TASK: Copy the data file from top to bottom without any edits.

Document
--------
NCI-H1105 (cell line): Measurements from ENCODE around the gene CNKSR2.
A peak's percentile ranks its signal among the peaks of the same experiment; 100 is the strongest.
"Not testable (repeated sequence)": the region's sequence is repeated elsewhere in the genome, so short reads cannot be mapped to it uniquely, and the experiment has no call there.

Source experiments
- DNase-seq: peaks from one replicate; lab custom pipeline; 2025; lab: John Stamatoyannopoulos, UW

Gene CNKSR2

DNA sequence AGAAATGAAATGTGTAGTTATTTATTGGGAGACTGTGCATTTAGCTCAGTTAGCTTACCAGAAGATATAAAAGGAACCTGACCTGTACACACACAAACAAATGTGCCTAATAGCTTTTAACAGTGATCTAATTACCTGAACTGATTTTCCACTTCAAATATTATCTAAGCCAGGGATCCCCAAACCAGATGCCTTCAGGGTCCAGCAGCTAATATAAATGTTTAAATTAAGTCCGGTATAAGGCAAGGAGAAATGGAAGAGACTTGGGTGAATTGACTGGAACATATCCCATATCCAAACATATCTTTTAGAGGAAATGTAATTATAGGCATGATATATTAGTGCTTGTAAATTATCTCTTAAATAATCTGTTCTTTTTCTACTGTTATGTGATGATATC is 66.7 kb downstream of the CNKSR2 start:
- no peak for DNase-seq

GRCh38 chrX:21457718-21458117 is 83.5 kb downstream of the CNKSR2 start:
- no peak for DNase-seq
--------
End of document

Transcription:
NCI-H1105 (cell line): Measurements from ENCODE around the gene CNKSR2.
A peak's percentile ranks its signal among the peaks of the same experiment; 100 is the strongest.
"Not testable (repeated sequence)": the region's sequence is repeated elsewhere in the genome, so short reads cannot be mapped to it uniquely, and the experiment has no call there.

Source experiments
- DNase-seq: peaks from one replicate; lab custom pipeline; 2025; lab: John Stamatoyannopoulos, UW

Gene CNKSR2

DNA sequence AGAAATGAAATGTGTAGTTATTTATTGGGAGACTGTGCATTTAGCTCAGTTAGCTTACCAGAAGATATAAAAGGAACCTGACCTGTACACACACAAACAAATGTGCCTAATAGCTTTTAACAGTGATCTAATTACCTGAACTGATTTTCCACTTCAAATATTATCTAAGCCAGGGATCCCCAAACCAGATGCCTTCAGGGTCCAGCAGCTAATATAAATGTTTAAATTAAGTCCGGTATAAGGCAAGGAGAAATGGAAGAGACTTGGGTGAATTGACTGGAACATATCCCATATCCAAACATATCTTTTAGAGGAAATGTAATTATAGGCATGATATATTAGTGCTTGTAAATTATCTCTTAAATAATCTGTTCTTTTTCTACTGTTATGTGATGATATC is 66.7 kb downstream of the CNKSR2 start:
- no peak for DNase-seq

GRCh38 chrX:21457718-21458117 is 83.5 kb downstream of the CNKSR2 start:
- no peak for DNase-seq